Lathyrus odoratus 'Cupani'
sweet pea seed Cupani's original
- Position: full sun
- Soil: fertile, humus-rich, well-drained soil
- Rate of growth: average to fast-growing
- Flowering period: June to September
- Flower colour: burgundy and purple
- Other features: intensely fragrant flowers
- Hardiness: hardy perennial
This sweet pea was first introduced to the UK in 1699 when a Sicilian monk, Francis Cupani, sent seeds of this highly fragrant annual to Dr Robert Uvedale, a teacher from Enfield, Middlesex. Thanks to its delicious scent the sweet pea has gained popularity throughout the centuries and over 400 years later the range of colours has increased enormously. Many of the modern varieties however lack the scent of their older relatives, which is why we have included this old variety in our collection. The flowers may be a little smaller than their recently introduced cousins, but they have a brilliant two-tone colour and the scent is to die for. You simply wont find a sweet pea with a better scent than this one.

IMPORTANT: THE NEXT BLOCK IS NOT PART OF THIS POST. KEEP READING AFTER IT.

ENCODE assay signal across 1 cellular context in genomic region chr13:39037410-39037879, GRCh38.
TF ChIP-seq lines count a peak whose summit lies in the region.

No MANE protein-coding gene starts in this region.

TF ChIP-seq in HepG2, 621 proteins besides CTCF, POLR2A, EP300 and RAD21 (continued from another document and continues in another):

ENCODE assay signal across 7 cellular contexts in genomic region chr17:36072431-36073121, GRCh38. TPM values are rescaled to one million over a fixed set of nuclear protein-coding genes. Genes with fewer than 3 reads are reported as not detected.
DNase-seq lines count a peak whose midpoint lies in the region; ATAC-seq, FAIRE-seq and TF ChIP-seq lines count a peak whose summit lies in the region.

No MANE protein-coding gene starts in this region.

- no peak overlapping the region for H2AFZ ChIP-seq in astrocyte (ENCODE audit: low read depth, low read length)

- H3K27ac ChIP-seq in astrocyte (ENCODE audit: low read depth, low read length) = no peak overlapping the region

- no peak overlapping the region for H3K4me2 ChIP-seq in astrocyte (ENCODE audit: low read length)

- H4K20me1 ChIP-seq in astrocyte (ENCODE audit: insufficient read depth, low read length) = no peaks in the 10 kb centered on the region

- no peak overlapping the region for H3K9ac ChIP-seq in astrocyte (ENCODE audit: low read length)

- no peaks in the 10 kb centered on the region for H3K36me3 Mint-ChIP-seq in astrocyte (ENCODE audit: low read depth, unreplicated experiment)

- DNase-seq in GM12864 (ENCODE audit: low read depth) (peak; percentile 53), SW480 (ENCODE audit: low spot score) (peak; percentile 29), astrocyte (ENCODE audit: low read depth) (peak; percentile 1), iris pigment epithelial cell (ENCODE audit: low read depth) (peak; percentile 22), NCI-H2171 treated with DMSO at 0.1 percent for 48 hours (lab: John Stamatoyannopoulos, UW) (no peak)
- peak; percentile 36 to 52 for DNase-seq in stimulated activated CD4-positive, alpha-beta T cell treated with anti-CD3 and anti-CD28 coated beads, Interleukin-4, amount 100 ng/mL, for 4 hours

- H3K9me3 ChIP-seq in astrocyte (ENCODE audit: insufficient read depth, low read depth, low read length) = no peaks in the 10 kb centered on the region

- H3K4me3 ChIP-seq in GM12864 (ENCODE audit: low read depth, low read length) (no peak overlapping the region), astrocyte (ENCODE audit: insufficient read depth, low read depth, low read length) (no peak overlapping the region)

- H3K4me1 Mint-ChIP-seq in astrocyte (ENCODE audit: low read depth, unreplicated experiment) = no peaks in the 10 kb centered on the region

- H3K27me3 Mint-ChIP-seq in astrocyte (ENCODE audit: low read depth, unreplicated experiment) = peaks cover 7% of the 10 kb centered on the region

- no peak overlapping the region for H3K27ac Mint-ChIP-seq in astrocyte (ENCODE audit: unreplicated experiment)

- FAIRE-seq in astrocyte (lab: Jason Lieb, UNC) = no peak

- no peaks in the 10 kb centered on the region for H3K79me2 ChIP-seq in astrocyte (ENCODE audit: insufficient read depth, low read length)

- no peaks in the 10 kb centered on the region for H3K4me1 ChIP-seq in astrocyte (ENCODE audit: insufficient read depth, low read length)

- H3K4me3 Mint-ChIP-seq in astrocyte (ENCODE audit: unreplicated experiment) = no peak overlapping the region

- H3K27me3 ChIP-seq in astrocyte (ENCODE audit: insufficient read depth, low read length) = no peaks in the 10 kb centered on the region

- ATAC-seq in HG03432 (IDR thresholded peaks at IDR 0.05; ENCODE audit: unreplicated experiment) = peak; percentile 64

- Garden care:From October to late February, sow seeds into deep pots or root trainers filled with a good-quality seed compost and place them in a cold frame. Pinch out the tips as the plants grow to encourage them to become bushier and produce more flowers, and harden off before planting out in early April. Direct sowings can also be made in October or March-April. It is important to remove the faded flowers before they set seed, so picking them to fill a vase inside will only encourage more to form.
- Sow: October-April
- Flowering: June-September
- Approximate quantity: 20 seeds.
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Q:What does 'pinching out' mean?
I would like to buy some Sweet Peas however, I'm not sure what the term 'pinching out the tips' means. Any clues on how you would do this?Asked on 3/29/2006 by Ms Sau Min Chang
A:Pinching out, simply means removing the growing tip of the plant. This encourages the plants to produce lateral shoots, which will result in bushier growth. All you need to do is nip out the top two leaves and growing point of each plant using your fingers or a small pair of scissors.Answered on 4/3/2006 by Crocus
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